07.31.2021 Beardsleyesque Grotesque Pareidolia

Quabbin Shoreline Tree Grotesque

I had a period when I enjoyed doing pen and ink drawings and that drew me to Aubrey Beardsley. He described himself and many of his artworks as grotesque but I always found them beautifully drawn.  Some are shown in the link but he did quite a number in his short lifetime…27 years and only a few of which were spent creating art. My tree is quite grotesque and compared to that his drawings most certainly are not.  But his use of the word came to mind as I photographed and processed this so I used a bit of license in the title.

About Steve Gingold

I am a Nature Photographer with interests in all things related. Water, flowers, insects and fungi are my main interests but I am happy to photograph wildlife and landscapes and all other of Nature's subjects.
This entry was posted in Abstract, Black and White, Intimate Landscape, Nature Photography, Quabbin, Western Massachusetts and tagged , , , , , , , , , . Bookmark the permalink.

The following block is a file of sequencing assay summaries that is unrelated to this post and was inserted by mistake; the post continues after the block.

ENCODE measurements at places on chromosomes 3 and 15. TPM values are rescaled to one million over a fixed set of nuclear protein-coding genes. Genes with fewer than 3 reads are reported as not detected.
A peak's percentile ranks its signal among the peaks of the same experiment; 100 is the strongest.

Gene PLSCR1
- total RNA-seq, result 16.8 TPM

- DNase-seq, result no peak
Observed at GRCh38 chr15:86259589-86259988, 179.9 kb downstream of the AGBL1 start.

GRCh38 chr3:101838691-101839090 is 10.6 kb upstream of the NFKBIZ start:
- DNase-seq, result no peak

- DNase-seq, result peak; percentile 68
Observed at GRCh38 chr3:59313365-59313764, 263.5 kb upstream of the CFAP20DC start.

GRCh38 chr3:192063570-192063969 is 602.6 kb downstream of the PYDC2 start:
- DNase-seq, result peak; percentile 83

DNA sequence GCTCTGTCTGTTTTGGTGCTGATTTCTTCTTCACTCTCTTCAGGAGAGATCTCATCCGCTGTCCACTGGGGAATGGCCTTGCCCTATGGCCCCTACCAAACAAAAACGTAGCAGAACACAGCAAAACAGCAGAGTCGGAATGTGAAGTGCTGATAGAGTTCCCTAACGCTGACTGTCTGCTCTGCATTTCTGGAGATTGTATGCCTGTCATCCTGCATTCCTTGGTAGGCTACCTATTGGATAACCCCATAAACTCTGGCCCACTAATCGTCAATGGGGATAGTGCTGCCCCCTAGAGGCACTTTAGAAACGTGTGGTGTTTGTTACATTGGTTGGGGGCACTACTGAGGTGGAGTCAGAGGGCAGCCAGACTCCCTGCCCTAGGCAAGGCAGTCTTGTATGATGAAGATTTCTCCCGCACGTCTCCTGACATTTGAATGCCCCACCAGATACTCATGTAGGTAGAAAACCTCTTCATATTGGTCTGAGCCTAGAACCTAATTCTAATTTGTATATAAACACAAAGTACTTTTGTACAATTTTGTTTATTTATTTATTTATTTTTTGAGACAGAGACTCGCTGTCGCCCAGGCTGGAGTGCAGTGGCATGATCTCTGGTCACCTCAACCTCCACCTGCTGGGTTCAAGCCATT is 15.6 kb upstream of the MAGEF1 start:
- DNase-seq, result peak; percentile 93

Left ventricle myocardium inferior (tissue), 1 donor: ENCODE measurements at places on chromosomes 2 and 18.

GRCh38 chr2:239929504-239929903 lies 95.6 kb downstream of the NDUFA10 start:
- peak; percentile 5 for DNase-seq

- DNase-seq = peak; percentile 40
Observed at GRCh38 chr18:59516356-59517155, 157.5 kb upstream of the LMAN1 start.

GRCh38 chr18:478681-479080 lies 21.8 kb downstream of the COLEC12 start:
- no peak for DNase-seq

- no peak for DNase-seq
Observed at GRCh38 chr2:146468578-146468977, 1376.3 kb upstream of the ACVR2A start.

8 Responses to 07.31.2021 Beardsleyesque Grotesque Pareidolia

  1. Jim R says:

    Aubrey was an interesting fellow. This quote amused me. “I have one aim—the grotesque. If I am not grotesque, I am nothing.”

    Liked by 2 people

  2. That’s a great title you came up with, and oh so apt for your photograph. A decaying skull comes to mind.

    Liked by 1 person

  3. I’ve always been drawn naturally to dead wood as subject matter, primarily for the “flow” of the patterns, and they certainly would lend themselves to pen and ink. As you know, they also make perfect foreground subjects to draw your eye into a landscape image. This one really does make a wonderful b&w image.

    Liked by 1 person

  4. shoreacres says:

    I never would have associated Beardsley with the grotesque, but that’s probably because for years I followed a fashion/costume design blogger who took the screen name ‘Aubrey’ and was given to posting Beardsley’s more elegant drawings of fashionable women. I do see a couple of gargoyles in the twists of wood; like most gargoyles, they tend toward the grotesque, simply by exaggeration of features.

    Liked by 2 people

    • His “fashion” drawings are elegant and were part of the burgeoning Art Nouveau movement. Not much of his erotic art is found on the web but he did quite a lot. And much of that is rather grotesque.

      We have a customer of the store where I work who loves gargoyles and has them all over her house. You are greeted with one when you ring the doorbell and others if you use the knockers. She has alcoves at elevated spots in the foyer with gargoyles leaning out looking at you and there are others at various places in the house. Seemed odd at first but you warm up to them. 🙂

      Liked by 1 person

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